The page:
OPCW Releases Third Report by Investigation and Identification Team
Reasonable grounds to identify Syrian Arab Air Forces as perpetrators of 2018 Douma chemical attack
- The Director-General of the OPCW Technical Secretariat established the Investigation and Identification Team (IIT) pursuant to the Decision by the Conference of the States Parties entitled “Addressing the Threat from Chemical Weapons Use” (C-SS-4/DEC.3, dated 27 June 2018). The IIT began its work in June 2019, focusing on certain incidents for which the OPCW Fact-Finding Mission in Syria (FFM) had determined that use or likely use of chemical weapons on the territory of the Syrian Arab Republic occurred and for which the OPCW-United Nations Joint Investigative Mechanism had not reached a final conclusion.
- The IIT is not a judicial body with the authority to assign individual criminal responsibility, nor does the IIT have the authority to make final findings of non-compliance with the Convention. The mandate of the IIT is to establish the facts. 3. This third report of the IIT sets out the findings of the investigations conducted in the period between January 2021 and December 2022, focusing on the incident in Douma, the Syrian Arab Republic, on 7 April 2018. On the basis of all the information obtained and its analysis, the IIT concludes that there are reasonable grounds to believe that, between 19:10 and 19:40 (UTC+3) on 7 April 2018, during a major military offensive aimed at regaining control of the city of Douma, at least one Mi-8/17 helicopter of the Syrian Arab Air Force, departing from Dumayr airbase and operating under the control of the Tiger Forces, dropped two yellow cylinders which hit two residential buildings in a central area of the city.
- At Location 2, 1 the cylinder hit the rooftop floor of a three-storey residential building without fully penetrating it, ruptured, and rapidly released toxic gas—chlorine—in very high concentrations, which rapidly dispersed within the building, killing 43 named individuals and affecting dozens more.
- At Location 4,1 the cylinder hit the roof of a three-storey residential building (at the time uninhabited), and broke into the apartment below. The cylinder ruptured only partially, and started to slowly release chlorine, mildly affecting those who first arrived at the scene.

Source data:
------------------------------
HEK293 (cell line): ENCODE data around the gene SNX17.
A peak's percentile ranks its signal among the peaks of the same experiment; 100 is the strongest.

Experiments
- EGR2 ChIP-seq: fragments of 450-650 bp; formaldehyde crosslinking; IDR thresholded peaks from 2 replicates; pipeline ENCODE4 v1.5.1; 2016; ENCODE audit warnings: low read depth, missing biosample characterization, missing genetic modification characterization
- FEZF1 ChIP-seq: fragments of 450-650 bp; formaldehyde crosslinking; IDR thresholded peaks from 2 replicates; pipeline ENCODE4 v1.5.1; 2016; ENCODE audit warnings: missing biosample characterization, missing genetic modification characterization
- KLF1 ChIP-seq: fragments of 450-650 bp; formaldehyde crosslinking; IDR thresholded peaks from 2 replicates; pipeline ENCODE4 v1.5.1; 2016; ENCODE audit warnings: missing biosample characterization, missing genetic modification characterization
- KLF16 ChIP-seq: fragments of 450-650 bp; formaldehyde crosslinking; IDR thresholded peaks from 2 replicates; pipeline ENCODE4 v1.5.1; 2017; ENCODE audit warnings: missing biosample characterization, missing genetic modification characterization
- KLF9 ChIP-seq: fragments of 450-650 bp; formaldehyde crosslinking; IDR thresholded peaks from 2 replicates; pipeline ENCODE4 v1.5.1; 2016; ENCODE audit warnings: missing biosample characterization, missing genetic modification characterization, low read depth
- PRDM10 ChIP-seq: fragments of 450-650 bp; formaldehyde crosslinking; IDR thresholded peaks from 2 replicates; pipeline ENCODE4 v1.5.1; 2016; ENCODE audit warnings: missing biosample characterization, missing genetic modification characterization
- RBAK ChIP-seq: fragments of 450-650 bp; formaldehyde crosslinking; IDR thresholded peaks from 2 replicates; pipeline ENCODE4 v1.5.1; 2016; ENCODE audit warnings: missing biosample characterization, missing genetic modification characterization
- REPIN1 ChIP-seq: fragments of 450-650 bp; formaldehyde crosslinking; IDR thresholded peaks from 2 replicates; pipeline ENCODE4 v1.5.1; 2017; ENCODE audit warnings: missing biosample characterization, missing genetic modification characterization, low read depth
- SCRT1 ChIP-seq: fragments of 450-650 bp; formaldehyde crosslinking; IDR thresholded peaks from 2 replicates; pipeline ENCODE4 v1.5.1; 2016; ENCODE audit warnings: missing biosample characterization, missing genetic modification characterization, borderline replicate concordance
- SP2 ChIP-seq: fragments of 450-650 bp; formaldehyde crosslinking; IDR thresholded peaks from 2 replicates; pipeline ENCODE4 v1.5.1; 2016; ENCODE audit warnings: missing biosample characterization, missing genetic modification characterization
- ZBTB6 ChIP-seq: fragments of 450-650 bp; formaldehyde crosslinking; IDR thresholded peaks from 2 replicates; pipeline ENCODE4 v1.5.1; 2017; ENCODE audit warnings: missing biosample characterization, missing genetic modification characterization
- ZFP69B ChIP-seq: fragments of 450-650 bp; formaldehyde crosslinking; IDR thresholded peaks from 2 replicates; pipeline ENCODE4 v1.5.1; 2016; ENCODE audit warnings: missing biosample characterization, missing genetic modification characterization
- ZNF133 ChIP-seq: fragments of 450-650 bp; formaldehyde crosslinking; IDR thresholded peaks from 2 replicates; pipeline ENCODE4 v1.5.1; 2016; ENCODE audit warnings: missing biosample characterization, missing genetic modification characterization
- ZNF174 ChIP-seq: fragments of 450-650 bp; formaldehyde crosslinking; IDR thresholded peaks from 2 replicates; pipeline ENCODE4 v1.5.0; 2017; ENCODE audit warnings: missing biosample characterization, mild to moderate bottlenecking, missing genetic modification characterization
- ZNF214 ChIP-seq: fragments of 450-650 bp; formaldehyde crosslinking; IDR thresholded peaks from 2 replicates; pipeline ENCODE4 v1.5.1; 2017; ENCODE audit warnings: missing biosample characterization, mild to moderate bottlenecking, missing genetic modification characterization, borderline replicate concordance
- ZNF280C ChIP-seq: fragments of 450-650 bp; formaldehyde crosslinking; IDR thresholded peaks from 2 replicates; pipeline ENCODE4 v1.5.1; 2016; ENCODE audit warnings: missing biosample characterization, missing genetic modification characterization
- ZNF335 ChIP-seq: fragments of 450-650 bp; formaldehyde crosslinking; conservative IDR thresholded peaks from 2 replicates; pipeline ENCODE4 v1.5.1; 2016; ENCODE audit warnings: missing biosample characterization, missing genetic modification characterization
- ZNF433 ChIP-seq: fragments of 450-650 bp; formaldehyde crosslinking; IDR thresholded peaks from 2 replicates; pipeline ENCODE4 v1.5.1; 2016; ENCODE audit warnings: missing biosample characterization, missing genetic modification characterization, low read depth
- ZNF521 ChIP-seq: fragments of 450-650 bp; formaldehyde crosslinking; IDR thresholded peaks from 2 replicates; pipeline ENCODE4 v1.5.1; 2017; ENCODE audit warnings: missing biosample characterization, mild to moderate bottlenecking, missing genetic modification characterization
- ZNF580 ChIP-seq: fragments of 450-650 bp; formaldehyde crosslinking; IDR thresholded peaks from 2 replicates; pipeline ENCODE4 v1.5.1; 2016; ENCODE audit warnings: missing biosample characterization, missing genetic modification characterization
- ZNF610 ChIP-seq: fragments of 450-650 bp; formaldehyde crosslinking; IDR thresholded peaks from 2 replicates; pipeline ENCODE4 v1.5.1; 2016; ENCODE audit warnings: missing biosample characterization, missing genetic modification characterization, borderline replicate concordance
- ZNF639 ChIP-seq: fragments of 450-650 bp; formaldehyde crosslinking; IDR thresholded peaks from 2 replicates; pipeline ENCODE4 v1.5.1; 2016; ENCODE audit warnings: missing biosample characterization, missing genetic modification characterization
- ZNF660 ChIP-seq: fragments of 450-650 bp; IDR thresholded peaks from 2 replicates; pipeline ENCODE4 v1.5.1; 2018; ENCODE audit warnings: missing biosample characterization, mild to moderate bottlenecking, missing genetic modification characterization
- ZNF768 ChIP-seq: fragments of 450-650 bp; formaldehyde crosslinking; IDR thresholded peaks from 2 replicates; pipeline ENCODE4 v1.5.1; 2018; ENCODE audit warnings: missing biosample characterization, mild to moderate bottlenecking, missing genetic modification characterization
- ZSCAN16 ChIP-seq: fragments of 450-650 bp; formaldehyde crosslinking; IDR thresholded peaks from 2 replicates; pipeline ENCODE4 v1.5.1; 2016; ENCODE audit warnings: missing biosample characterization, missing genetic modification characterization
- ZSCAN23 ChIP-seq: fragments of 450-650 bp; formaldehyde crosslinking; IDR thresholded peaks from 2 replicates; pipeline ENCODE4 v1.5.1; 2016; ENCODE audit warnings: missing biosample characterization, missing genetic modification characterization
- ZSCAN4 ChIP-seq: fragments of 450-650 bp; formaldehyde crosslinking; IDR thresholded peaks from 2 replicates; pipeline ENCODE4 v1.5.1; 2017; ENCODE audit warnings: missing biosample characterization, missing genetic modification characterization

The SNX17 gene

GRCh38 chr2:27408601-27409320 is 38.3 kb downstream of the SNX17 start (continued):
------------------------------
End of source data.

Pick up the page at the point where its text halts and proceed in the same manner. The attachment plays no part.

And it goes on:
- The IIT reached its conclusions on the basis of the degree of certainty of “reasonable grounds”, which is the standard of proof consistently adopted by international fact-finding bodies and commissions of inquiry. In reaching its conclusions, the IIT carefully assessed the information obtained from the FFM, States Parties, and other entities, coupled with interviews conducted by the IIT and analyses of samples, munition remnants, gas dispersion models, cylinder drop trials, computer modelling, satellite imagery, authenticated videos and photographs, as well as advice from experts, specialists, and forensic institutes, along with other relevant materials and sources. The IIT reviewed over 19,000 files, amounting to more than 1.86 terabytes, obtained and assessed 66 witness statements, five of which were from women, and considered data related to 70 samples. The IIT assessed this information holistically, scrutinising carefully its probative value through a widely shared methodology in compliance with best practices of international fact-finding bodies and commissions of inquiry. In so doing, the IIT adhered to applicable OPCW procedures, including with respect to chain of custody, supplemented as appropriate. The IIT thoroughly pursued lines of inquiry 1 For the purposes of the present report, the IIT has adopted the same naming convention for the two locations of interest as that used in the relevant report of the FFM. S/2125/2023 page 3 and scenarios suggested by the Syrian authorities and other States Parties, but was unable to obtain any concrete information supporting them. The conclusions in this report are based on the combination, consistency, and corroboration of all of the information gathered as a whole.
- The challenges faced by the IIT included its inability to access the sites of the incident in the Syrian Arab Republic. The IIT regrets that this access was not granted, despite: (a) various requests addressed by the Technical Secretariat to the authorities of the Syrian Arab Republic since the establishment of the IIT; (b) the obligation by the Syrian Arab Republic to cooperate with the Technical Secretariat under paragraph 7 of Article VII of the Chemical Weapons Convention; and (c) the obligation incumbent on the Syrian Arab Republic, pursuant to United Nations Security Council resolution 2118 (2013), to cooperate fully with the OPCW by providing personnel designated by the OPCW with immediate and unfettered access to any and all sites and individuals that the OPCW has grounds to believe to be of importance for the purpose of its mandate. The IIT has expressed on several occasions its readiness to meet with representatives of the Syrian Arab Republic, at their convenience and at a location of their choosing, to discuss the progress of its activities and their modalities. 8. The Decision of 27 June 2018 by the Conference of the States Parties requires the Technical Secretariat to provide the reports on the IIT investigations to the OPCW Executive Council and to the United Nations Secretary-General for their consideration, and to preserve and provide information to the mechanism established by the United Nations General Assembly in resolution 71/248 (2016), as well as to any relevant investigatory entities established under the auspices of the United Nations. Accordingly, the IIT has endeavoured to compile this report and its related records and findings in a manner suitable for future use by these bodies. This also means that the IIT has carefully considered, in reaching its conclusions, that the information used in this report may be assessed and used by other bodies in the future.